SEVEN young people from around the world joined the Community of St Anselm, at Lambeth Palace, at the start of the national lockdown on Monday. They will first quarantine, then form a bubble with other members.
The community was established by the Archbishop of Canterbury in 2015 for young people between the ages of 20 and 35 to experience something of the religious life for a year (News, 25 September 2015; Features, 28 September 2018). Enrolment is usually in September, but this was delayed by the pandemic.
The Church Times understands that the latest group — from Pakistan, Kenya, Nigeria, Portugal, Canada, and the United States — travelled to the UK within the current national and international rules, and will be in quarantine for the next ten days. Members who were required to have Covid-19 tests before travelling did so, and all were negative.
Once their quarantine has ended next week, the group, who will all reside full-time at the Palace, will adhere to all the current and subsequent lockdown restrictions for the duration of their time in the UK. While quarantining, they will not be in contact with non-members, including Palace staff and residents. Once that period is over, they will remain socially distanced from non-members.
They will live in community for just seven months, compared with the usual ten, to allow for a new group to start next September as usual.
In previous years, there were up to 15 full-time residents who lived in the Palace, and a further 13 non-residents living at home and working, who joined in for prayer, Bible study, worship, retreats, and community service.
This year, as well as the seven residents, there will also be 12 non-residential members, including some alumni from previous years, who will join community meetings, spiritual counselling, and retreats online.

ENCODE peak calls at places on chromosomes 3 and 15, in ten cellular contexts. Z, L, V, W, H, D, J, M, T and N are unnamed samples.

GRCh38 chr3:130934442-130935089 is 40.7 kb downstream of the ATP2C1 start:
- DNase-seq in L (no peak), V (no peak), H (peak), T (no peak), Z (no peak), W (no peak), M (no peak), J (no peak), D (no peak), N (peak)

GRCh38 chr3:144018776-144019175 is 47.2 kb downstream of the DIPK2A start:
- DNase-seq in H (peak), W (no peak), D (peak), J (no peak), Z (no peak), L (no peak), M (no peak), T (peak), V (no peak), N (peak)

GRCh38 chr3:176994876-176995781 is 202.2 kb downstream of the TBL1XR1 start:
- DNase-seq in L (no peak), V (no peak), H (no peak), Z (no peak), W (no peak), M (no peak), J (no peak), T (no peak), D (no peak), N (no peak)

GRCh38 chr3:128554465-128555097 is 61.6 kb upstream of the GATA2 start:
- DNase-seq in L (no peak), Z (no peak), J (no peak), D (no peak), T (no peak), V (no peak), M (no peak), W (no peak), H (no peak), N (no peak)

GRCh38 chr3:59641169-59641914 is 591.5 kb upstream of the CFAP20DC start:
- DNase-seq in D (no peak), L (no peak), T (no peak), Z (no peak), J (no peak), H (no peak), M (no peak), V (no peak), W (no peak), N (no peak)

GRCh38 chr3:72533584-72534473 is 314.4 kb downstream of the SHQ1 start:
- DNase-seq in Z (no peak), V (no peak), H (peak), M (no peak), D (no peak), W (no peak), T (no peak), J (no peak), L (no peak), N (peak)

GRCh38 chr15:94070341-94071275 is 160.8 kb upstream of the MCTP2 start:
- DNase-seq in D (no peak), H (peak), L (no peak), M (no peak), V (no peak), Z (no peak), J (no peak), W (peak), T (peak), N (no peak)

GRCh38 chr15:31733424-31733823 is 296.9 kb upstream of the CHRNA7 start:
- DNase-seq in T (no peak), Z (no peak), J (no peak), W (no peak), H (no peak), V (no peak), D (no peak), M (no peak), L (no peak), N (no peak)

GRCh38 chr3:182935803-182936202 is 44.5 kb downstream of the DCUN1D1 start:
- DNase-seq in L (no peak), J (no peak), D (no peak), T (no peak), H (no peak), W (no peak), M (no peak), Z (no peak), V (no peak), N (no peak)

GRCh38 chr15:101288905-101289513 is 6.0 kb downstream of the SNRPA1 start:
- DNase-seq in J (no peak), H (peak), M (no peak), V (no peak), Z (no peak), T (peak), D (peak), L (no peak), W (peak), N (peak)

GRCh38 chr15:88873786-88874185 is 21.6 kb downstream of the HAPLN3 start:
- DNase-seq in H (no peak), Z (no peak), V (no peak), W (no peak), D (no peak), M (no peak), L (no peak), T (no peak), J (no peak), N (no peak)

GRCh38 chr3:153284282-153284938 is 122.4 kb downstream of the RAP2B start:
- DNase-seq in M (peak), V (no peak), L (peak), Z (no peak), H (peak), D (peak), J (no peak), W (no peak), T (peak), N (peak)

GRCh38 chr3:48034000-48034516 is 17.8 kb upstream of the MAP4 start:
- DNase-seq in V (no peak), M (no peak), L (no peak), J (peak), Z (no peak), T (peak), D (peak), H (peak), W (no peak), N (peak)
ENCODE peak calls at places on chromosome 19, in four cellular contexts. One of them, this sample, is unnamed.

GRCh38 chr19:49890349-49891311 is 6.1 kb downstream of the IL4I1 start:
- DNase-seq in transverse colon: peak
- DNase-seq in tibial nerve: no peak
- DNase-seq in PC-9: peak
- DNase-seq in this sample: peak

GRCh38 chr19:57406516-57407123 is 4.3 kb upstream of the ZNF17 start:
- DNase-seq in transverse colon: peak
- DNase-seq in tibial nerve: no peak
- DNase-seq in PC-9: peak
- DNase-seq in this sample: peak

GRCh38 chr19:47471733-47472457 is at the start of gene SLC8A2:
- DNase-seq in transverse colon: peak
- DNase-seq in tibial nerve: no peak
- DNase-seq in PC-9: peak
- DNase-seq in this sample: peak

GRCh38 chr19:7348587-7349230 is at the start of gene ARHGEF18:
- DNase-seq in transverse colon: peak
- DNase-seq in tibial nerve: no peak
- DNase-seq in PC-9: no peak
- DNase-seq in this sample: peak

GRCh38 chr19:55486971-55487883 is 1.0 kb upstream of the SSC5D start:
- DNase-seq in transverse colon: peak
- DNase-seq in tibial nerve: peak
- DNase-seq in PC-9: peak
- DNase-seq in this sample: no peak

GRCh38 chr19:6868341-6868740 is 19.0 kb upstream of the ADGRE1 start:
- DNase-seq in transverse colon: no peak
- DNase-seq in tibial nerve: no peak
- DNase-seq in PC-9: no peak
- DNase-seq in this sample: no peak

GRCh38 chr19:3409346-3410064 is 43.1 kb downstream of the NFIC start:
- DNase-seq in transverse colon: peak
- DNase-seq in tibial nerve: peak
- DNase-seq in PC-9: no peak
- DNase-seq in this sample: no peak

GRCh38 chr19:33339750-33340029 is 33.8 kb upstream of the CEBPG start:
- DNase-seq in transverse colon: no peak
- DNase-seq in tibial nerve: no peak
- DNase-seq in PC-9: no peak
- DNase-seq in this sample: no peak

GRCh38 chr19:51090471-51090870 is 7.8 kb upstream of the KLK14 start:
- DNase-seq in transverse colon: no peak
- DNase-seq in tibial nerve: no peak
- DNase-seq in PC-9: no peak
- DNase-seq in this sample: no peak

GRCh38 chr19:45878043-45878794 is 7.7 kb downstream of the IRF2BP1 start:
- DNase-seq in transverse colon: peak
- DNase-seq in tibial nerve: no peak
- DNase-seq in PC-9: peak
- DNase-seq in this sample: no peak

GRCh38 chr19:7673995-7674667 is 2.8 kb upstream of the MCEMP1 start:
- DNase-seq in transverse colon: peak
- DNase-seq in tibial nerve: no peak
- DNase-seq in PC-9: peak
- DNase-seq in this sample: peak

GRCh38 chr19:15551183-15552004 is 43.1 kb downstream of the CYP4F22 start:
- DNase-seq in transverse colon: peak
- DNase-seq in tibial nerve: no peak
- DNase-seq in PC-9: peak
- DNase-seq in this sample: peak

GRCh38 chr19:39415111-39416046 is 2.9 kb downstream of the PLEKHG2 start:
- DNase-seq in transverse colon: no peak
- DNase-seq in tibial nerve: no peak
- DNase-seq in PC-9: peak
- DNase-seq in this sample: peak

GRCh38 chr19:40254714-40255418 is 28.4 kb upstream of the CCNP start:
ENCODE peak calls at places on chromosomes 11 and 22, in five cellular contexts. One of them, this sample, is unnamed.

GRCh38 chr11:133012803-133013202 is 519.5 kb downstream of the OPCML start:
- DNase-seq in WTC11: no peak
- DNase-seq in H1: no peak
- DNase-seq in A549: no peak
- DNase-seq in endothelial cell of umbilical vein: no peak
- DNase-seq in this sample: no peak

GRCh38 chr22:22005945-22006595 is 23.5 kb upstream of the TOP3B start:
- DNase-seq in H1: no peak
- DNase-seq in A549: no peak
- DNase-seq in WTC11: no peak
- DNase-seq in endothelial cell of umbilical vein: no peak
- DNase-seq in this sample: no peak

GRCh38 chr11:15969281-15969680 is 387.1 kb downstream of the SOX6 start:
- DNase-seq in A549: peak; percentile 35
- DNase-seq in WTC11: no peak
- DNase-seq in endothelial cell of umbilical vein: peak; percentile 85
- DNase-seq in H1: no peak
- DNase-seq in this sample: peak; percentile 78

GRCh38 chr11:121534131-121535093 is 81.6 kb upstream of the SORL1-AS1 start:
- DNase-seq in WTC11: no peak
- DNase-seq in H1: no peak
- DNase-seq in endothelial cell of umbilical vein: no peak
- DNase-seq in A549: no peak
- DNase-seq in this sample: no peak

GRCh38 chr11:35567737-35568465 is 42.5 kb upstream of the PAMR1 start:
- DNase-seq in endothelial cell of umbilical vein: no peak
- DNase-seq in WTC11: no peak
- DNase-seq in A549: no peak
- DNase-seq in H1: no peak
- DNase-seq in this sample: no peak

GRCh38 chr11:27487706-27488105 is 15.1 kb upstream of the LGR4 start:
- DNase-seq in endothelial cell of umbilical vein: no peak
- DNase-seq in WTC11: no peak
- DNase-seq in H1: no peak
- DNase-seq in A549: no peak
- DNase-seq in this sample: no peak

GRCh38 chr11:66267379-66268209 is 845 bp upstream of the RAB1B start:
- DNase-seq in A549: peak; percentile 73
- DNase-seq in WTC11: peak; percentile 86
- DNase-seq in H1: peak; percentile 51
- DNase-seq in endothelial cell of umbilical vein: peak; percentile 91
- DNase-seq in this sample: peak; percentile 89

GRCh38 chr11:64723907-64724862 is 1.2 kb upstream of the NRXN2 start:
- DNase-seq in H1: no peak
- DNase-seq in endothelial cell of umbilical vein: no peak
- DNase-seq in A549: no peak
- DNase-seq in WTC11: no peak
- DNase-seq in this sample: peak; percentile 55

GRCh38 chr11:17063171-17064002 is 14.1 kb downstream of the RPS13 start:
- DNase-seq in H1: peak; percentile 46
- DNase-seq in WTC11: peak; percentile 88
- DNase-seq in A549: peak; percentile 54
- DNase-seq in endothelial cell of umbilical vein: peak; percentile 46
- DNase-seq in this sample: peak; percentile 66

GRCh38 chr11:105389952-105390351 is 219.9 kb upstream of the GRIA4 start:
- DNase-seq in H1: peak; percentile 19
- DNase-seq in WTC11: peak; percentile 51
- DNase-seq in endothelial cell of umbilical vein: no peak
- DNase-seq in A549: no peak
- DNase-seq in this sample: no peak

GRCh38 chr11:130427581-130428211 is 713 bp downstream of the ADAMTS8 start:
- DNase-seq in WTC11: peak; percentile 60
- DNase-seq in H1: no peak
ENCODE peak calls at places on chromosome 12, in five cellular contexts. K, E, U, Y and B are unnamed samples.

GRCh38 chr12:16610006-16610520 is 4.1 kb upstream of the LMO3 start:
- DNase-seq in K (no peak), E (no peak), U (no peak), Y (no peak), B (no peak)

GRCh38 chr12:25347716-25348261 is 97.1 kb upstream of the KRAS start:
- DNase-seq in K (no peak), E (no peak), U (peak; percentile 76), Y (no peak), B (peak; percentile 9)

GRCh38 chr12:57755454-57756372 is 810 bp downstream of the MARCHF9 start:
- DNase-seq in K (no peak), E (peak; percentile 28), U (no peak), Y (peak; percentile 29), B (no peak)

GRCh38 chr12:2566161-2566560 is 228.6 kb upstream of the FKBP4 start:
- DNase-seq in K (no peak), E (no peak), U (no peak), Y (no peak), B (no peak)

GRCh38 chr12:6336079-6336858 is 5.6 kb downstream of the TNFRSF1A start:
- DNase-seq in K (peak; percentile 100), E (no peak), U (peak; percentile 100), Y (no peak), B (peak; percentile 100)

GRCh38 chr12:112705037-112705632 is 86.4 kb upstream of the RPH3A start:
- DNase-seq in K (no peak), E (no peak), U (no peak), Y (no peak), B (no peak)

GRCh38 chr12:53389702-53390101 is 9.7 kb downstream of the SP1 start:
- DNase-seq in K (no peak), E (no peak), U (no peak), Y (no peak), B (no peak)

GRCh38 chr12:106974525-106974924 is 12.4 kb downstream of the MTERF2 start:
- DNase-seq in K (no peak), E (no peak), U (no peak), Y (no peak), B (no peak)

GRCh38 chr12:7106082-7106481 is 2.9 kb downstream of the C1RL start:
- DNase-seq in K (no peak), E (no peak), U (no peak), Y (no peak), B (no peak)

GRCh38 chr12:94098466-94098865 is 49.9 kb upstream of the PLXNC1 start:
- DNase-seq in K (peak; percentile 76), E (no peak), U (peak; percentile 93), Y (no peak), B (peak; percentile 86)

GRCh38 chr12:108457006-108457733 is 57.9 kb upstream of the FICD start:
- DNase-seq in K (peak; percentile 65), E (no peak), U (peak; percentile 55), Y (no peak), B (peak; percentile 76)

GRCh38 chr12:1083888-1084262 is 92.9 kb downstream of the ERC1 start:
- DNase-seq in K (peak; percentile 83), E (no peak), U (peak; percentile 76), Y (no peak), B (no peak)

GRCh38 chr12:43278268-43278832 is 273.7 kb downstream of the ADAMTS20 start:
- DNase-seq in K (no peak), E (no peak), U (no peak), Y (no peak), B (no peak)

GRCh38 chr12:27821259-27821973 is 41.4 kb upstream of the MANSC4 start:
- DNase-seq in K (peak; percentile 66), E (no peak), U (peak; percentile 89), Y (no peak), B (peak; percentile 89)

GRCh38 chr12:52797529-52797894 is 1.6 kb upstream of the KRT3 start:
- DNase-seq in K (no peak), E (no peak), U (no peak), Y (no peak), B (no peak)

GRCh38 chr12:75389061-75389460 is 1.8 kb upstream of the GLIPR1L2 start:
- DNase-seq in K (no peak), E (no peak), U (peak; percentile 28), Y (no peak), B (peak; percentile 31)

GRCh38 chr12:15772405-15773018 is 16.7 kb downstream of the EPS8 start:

Community service will continue, since the current lockdown rules allow volunteer organisations to continue to operate with training and protective measures in place, and volunteering is one of the “reasonable excuses” for leaving home.
The Church Times understands, however, that while resident members would usually begin their voluntary work about three weeks after arriving at Lambeth, this will depend on their having completed quarantine without any symptoms, and also on the state of government rules and guidance by the end of January.
The Dean of St Anselm’s, the Revd Simon Lewis, said on Wednesday: “We are very grateful that the new members of the Community of St Anselm have been able to travel safely to Lambeth. We have made sure at every step of the way to follow all UK and international rules and guidance as necessary. The community is well practised at putting measures in place to keep everyone safe, having continued to operate successfully through the lockdown last year.
“We hope that the commitment of these young people to spend this period in prayer, Bible study, and service to others will be beacon of hope in the darkness of this season.”